Then you’ve got Johnny Lee Miller as motivational speaker Jordan Chase. As it turned out, Chase didn’t just get people pumped up to better themselves, but did the same thing for his rapist pals. I’ve only seen JLM in Hackers, a movie I love, so seeing him as this chameleon-of-a-villain was a departure for my concept of him. It’s interesting how similar this character is to John Lithgow’s Trinity. They’re both outwardly good people who seem very in control, but have a truly ugly side underneath. And yet, the comparison didn’t hit me until close to the end of the season. Then again, that’s the same thing we’re dealing with in Dexter, so the show continues to examine his pathology from different angles.
Finally, the season basically rested on Stiles’ shoulders and boy did she have to run the gamut of emotions on screen from cowering victim to emboldened embodiment of vengeance. That could not have been a pleasant character to share headspace with, but she committed fully and it shows. As I mentioned in my post about Season 4, I didn’t actually know anything about the events of this one, but I imagined that she couldn’t or wouldn’t stay in Dexter’s life for long.
The people that made this show really knew how to do a season finale didn’t they? There’s always a kind of ticking clock feeling, like you just can’t wait to find out what’s going to happen. I kept wondering what Deb was going to do when she stumbled upon Dexter and Lumen and really thought she was going to kill Lumen and Dex would slip away. Then she just walks away because she feels for Lumen! But, there were still like 20 minutes left of episode and, especially after the last finale, I just KNEW something bad was going to happen. That scene on the boat with her riding up front made me super nervous. It couldn’t just end happily, right?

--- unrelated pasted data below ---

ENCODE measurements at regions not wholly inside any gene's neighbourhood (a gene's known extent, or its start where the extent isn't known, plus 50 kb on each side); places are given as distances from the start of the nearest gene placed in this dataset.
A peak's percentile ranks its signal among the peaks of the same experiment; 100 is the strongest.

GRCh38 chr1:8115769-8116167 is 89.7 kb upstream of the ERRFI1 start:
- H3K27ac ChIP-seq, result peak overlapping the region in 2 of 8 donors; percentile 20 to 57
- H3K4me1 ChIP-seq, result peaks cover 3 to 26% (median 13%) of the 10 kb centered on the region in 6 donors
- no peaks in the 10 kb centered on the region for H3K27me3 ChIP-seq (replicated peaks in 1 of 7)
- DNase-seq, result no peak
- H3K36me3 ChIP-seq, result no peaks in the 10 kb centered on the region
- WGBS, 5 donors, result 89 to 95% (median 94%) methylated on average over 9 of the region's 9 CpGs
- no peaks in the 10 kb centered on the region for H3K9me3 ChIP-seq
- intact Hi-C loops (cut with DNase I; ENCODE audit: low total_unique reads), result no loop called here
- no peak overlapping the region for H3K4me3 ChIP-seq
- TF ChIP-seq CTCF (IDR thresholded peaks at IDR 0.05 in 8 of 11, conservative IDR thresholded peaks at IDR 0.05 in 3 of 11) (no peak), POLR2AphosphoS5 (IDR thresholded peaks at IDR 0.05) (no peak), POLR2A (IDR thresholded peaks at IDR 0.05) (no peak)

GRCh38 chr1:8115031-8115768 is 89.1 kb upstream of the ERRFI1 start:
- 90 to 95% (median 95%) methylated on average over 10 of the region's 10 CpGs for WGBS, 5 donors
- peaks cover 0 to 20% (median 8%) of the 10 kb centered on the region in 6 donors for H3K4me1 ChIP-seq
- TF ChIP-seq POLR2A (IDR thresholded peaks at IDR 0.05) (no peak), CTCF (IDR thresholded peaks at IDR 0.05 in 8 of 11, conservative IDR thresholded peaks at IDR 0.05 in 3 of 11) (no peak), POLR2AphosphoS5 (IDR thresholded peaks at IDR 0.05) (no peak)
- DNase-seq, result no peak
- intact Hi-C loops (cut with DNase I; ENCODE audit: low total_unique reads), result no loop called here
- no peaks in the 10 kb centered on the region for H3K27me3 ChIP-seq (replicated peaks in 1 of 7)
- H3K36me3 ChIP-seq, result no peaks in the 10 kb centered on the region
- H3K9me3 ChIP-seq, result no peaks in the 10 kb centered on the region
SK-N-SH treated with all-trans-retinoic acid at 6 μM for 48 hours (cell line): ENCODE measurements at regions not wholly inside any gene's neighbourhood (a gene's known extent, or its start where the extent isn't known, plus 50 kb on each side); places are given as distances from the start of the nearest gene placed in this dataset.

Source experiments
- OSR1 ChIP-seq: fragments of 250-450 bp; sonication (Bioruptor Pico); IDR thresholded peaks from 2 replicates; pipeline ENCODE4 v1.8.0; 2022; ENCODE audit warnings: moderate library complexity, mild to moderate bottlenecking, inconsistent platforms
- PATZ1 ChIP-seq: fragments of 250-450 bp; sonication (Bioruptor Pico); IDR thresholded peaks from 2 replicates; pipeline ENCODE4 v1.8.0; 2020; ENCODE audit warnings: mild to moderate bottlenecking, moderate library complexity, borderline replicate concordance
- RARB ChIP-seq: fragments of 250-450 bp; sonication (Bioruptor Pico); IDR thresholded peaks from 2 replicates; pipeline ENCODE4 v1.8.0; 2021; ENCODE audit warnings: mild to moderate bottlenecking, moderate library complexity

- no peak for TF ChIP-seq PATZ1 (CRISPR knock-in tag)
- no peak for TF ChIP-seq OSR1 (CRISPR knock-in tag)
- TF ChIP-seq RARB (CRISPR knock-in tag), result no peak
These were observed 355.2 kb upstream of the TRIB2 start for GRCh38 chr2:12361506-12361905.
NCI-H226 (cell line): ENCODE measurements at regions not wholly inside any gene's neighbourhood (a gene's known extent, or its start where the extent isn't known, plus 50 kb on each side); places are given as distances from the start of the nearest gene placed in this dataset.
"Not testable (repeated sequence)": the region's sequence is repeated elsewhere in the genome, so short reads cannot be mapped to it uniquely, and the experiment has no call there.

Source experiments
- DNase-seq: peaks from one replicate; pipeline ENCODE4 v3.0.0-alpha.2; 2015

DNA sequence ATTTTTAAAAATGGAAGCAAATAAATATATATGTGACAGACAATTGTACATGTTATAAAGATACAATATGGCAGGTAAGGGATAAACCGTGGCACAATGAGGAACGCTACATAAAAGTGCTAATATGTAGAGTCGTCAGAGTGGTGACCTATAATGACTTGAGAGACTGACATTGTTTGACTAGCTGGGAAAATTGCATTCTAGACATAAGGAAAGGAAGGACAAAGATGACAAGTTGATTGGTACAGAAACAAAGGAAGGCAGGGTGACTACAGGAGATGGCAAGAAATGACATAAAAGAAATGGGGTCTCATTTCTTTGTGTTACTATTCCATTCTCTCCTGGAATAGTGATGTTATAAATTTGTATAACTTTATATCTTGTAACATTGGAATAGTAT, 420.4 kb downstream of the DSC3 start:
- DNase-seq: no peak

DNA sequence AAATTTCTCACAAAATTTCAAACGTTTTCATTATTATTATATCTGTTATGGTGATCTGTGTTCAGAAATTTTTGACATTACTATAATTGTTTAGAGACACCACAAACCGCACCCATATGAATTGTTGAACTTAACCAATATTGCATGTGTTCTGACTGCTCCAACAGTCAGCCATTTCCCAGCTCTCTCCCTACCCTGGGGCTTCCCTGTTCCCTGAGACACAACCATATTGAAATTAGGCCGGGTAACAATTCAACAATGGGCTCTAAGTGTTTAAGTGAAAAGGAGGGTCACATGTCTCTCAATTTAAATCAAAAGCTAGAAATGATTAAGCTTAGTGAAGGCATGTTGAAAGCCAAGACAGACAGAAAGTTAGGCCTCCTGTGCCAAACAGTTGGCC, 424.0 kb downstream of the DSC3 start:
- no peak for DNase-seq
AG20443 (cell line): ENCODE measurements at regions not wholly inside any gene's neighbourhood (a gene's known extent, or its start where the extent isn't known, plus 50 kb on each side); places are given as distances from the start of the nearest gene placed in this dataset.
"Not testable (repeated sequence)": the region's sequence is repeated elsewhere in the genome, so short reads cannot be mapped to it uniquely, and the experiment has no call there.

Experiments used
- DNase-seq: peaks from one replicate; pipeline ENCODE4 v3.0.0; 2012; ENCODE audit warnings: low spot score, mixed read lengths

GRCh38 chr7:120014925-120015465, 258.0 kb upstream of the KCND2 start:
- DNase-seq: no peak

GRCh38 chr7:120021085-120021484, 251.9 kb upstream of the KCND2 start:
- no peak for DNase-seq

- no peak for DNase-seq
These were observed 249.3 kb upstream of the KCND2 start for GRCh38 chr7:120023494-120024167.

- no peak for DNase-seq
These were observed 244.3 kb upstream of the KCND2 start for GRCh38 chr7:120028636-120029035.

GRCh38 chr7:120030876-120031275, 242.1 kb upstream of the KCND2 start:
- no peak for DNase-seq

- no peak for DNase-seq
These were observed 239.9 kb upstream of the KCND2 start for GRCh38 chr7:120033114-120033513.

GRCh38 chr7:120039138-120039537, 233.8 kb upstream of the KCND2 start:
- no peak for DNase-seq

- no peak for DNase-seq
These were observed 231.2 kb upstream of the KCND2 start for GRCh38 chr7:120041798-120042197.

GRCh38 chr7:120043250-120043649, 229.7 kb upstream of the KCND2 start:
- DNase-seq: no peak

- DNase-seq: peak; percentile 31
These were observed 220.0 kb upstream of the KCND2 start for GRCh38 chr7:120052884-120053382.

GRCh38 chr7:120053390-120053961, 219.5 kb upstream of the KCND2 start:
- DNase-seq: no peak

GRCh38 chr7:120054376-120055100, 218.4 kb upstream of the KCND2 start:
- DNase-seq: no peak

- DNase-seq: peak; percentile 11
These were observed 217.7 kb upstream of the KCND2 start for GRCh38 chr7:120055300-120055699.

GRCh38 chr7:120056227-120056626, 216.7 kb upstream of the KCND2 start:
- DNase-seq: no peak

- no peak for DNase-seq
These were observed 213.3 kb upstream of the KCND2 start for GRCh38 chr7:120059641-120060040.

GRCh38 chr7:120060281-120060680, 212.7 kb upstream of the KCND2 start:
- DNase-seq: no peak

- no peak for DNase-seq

After she finally killed the last of her tormentors, you’ve got to wonder if Lumen will still have the desire to kill or if she just needed vengeance. The problem there for Dexter is that he does need to kill, so if she’s done with it, where does that leave them?
And that’s basically what happened. After healing herself with Dexter’s help, she’s ready to move on, but murder is a part of him and she has to leave. It would have been easy to have Deb shoot her on accident or something strange come out of left field, but this is the more honest and emotional way to wrap this story up. As Dexter says at the end, her dark passenger is gone, but his isn’t leaving anytime soon. I actually thought I was pretty clever writing all that as I thought about it in the last 20 minutes of the episode and then they basically came out with most of it.
The season ends with a Harrison’s first birthday party, a celebration of life which acts as a counterpoint to the bloody death the season started with. Dexter’s broken up from Lumen leaving his life, but I imagine the experience of this season actually went a long way to not only heal him from Rita, but also showed him what a more honest relationship can be like. It makes me wonder if he’ll ever be able to get rid of his own dark passenger and move into a more normal life. I guess I’ll see.